U.S. National Institutes of Health

Class 6: The Medical Students’ Experience


This class explores the transformation that takes place as students become physicians or other health professionals. Focusing on the medical school experience, comics created by medical students offer insights into that describe what it is like to be immersed in the medical culture. How do students’ identities change over time? How do they view their colleagues and mentors? What does it say about the culture of medicine that students often feel neglected and mistreated?

The Taming of Tina explores the biases and assumptions medical students may have about taking care of challenging patients. Whatever Floats Your Boat reflects how one student changed during his medical education. HMC Safari Adventure depicts doctors as wild animals, with specialists represented by different species. Code Blue illustrates the first time a student witnesses a patient’s death. In Art of Darkness, George and Green reveal some of the negative perceptions that students have of mentors and teachers. And in “Comics and Medicine” Green discusses how having students create comics can reveal the process by which they develop their professional identities.

A class activity involves having students draw various health care providers using the Nine-Panel Template.

Readings Handouts
  • Drawing Health Care Providers (PDF)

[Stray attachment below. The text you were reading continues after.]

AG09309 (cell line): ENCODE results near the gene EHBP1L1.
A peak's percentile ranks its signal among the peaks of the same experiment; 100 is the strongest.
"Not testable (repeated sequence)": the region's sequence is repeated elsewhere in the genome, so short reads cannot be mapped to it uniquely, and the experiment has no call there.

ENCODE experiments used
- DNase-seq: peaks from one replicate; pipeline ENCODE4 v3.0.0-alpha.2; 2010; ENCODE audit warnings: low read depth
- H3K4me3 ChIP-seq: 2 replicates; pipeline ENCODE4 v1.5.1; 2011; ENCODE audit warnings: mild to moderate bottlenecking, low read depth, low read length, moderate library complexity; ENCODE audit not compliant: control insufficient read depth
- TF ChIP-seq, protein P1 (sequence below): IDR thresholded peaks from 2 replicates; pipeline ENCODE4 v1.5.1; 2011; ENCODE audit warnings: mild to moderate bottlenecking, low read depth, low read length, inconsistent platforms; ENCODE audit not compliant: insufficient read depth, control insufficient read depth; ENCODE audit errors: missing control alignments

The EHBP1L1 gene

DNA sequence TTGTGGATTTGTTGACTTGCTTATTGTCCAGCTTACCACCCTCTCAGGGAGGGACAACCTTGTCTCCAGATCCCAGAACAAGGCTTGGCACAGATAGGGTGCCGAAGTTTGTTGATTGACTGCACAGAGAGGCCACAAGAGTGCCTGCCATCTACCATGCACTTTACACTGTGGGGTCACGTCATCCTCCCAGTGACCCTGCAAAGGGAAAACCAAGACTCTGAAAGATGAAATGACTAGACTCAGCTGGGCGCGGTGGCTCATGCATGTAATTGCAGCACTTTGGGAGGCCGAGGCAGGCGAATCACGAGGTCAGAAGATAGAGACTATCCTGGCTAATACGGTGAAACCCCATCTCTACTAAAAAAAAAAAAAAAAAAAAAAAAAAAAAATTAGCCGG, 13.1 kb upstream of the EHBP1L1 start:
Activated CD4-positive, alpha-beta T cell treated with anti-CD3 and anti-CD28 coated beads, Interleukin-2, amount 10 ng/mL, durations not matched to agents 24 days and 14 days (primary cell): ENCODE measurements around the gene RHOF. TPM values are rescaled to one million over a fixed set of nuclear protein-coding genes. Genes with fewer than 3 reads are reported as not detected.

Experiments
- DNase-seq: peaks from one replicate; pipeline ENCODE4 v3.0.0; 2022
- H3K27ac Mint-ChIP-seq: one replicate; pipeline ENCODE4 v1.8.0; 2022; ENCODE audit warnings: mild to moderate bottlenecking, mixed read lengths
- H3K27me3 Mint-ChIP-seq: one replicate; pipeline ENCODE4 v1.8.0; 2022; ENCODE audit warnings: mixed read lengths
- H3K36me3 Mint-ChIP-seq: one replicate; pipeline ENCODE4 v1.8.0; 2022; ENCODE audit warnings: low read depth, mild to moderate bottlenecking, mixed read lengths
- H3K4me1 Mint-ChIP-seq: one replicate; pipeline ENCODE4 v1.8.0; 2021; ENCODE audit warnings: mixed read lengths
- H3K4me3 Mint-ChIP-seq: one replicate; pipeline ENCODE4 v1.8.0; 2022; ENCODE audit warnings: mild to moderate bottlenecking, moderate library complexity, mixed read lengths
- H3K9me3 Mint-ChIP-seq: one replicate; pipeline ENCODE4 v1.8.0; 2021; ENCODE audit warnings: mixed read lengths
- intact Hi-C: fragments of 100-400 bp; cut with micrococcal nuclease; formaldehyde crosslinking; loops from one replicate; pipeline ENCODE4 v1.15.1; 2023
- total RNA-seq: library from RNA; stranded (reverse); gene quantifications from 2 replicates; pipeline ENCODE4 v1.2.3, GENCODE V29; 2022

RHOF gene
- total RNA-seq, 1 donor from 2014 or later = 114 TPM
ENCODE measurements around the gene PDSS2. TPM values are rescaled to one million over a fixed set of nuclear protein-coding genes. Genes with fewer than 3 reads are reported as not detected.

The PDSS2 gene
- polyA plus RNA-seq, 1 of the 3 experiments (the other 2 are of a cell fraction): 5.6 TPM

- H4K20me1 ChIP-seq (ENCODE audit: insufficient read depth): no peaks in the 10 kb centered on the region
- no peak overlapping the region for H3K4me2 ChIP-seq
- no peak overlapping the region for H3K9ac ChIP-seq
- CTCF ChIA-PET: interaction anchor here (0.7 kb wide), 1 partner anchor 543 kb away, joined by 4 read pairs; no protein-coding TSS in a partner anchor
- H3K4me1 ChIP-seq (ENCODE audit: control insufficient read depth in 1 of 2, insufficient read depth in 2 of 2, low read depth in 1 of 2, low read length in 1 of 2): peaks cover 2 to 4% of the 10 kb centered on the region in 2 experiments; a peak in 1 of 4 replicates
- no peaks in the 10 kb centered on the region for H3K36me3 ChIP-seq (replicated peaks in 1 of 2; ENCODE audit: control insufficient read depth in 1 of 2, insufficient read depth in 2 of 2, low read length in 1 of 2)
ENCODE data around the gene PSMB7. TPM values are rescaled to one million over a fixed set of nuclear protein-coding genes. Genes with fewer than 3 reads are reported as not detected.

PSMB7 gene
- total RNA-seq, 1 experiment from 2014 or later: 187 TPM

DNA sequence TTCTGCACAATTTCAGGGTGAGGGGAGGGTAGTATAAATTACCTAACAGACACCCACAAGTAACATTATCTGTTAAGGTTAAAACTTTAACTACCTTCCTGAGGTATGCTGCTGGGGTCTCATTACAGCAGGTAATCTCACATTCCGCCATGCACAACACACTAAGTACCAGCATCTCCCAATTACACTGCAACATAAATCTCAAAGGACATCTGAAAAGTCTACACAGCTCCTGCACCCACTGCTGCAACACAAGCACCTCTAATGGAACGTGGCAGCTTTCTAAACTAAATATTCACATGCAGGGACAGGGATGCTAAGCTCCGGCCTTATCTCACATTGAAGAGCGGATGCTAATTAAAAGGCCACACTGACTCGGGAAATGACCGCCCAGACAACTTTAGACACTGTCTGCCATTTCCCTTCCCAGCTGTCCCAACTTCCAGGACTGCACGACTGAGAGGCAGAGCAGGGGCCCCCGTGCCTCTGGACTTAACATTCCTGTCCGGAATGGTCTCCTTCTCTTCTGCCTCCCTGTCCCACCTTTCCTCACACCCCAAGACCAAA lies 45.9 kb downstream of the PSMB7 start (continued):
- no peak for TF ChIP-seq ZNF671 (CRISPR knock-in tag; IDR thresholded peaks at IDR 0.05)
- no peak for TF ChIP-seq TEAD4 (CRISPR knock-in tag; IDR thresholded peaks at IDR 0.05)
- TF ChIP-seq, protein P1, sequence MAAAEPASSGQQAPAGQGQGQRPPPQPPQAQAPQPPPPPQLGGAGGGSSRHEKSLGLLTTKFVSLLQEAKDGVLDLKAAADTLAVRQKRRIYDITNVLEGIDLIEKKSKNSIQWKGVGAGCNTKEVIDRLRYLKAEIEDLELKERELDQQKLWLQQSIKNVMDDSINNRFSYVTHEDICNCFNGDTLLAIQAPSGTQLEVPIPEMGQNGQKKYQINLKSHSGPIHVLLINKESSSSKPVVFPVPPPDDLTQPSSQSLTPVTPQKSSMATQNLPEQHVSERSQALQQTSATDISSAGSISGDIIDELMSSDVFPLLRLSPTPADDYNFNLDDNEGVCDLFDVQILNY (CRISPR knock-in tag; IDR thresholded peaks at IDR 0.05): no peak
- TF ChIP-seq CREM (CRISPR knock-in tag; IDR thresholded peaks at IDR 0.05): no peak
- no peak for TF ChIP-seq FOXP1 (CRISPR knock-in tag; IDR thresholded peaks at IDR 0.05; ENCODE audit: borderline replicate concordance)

• Nine-Panel Template (PDF)

  1. What do the medical students’ comics illuminate about the culture of medicine?
  2. Is it necessary to make personal sacrifices to become a doctor? What do the comics reveal about the things students give up to pursue their training?
  3. Medical students sometimes depict their mentors as monsters. What do you think the monster metaphor represents?
  4. We often are told to avoid stereotypes when describing people who are part of groups. Is there a positive value to these representations? Discuss the pros and cons, as well as what we can learn from stereotypes employed by medical students to describe their profession.
  5. Discuss daily diary entries as a class.
    • If students are comfortable doing so, have volunteers read their diary entries for the week while the other students listen and draw something they heard on 4 x 6 index cards. Invite several different people read their diary entries, and then have the students walk around the room and take a look at the images people drew from what they heard.
    • How did the activity affect the way you observed your surroundings?
    • What did you hear that was surprising?
    • Do you remember seeing or hearing things that you wouldn’t have noticed if you hadn’t been assigned this diary?
    • Other thoughts about the daily diary?